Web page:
Doomsday Clock Stands Still Amid Nuclear Tensions

By Nancy Chan

I am glad to learn the Bulletin of the Atomic Scientists (BAS) exists because they back their Doomsday theories with empirical evidence and historical observation instead of paranoia or religious predictions.

Knowing the team includes University of Chicago scientists who helped develop the first nuclear weapons adds credibility to their predictions.

However, there is one large glaring flaw to the Doomsday Clock—it’s not a clock.

Clocks measure time as we know it, moving forward without ever turning back. However, the Doomsday clock’s hands are altered depending on how potentially catastrophic events occur and how they are handled.

One example cited as the closest to world destruction was in 1953 during the Cold War, when both Russia and the United States were conducting hydrogen bomb tests. This put the minute hand two minutes before midnight.

Fast forward seven years to 1960, the minute hand was placed seven minutes before midnight, meaning the world was “four minutes” farther from ending.

Through the decades the hands were adjusted repeatedly. It is more accurate to call the Doomsday Clock the Doomsday Timer.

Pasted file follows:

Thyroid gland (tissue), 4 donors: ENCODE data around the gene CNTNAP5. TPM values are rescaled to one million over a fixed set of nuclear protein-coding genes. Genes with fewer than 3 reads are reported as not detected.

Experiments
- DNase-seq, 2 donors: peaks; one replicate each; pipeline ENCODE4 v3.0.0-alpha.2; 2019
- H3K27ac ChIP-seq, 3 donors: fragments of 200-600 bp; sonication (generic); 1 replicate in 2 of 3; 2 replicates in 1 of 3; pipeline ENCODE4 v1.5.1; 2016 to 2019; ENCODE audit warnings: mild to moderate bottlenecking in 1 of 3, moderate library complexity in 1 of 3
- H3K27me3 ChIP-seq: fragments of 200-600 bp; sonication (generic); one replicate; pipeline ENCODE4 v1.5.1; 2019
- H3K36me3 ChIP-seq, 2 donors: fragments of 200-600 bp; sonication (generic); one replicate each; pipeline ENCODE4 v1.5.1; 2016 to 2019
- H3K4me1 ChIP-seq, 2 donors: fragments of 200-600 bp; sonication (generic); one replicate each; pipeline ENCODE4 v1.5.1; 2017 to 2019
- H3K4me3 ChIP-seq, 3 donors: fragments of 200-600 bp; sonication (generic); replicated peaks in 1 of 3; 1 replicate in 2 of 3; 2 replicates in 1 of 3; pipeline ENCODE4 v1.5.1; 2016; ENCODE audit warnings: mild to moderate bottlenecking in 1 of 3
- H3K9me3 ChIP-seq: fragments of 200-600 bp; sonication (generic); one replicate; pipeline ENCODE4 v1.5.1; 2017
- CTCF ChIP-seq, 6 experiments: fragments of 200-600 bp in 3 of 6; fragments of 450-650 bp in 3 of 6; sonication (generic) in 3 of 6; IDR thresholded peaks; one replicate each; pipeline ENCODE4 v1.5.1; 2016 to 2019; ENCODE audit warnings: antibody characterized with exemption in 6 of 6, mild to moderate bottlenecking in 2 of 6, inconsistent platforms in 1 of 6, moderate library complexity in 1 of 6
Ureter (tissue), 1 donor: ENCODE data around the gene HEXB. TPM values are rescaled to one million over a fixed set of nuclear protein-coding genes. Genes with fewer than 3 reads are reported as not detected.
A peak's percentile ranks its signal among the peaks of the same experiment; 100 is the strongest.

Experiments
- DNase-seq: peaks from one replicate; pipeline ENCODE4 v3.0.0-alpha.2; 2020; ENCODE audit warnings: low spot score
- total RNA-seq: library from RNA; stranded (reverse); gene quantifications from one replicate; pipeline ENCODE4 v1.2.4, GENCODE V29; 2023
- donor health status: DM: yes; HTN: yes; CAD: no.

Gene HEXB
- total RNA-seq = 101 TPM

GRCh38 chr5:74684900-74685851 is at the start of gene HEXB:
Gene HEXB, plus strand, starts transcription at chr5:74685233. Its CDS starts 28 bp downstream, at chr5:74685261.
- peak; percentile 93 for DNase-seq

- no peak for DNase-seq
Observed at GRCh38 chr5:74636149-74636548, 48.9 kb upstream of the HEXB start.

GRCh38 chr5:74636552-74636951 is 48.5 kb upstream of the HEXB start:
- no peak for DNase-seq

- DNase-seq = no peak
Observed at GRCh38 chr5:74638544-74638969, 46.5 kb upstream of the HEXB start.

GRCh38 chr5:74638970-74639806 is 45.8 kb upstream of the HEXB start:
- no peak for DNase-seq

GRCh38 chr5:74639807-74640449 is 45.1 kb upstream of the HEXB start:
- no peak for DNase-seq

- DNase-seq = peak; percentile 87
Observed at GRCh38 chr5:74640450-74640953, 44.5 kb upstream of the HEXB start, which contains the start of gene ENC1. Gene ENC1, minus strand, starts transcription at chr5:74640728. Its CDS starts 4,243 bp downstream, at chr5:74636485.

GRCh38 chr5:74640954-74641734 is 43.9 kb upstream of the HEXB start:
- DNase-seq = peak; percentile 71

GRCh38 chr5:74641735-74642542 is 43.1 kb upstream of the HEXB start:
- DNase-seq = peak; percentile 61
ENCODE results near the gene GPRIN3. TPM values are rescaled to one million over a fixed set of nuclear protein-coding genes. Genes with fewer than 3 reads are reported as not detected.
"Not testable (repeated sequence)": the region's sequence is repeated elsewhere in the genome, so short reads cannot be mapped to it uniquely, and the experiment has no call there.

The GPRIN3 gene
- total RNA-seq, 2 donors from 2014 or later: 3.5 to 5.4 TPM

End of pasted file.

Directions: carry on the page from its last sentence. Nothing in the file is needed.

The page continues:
I understand such a change may warrant a redesign, since the current version has minute and hour hands. But is the hour hand necessary, when the only hour represented is between 11 p.m. and 12 a.m.?

Timers measure a shorter range of time, which is appropriate when only considering single hour. Unlike clocks, they can be turned forward or backward without any theoretical inaccuracy.

Having an unspecified hour can replace the metaphor in current use, “to midnight,” without losing truth, like”until the final hour” or something. There is no shortage of adjectives to describe danger.

 Finally, timers can represent positive responsibility better than clocks. Just replace the hands with a dial. Modern clocks don’t require winding to continue running—electricity or batteries do the trick, whereas timers with manual dials still require human hands to operate.

What could be a more encouraging metaphor to us all than acknowledging wrongs and finding solutions? The current Doomsday Clock is clearly an aggregate of human actions and consequences. I intend to read through the BAS official website for additional reading.

As of 2016 the minute hand is considered “three minutes to midnight,” which is a slight improvement from 1953. Maybe the optimistic side of me is speaking, but I would like to think reversing some of the damage we’ve done to the planet—and to each other—can happen.


Contact the reporter

Send an email to: Nancy Chan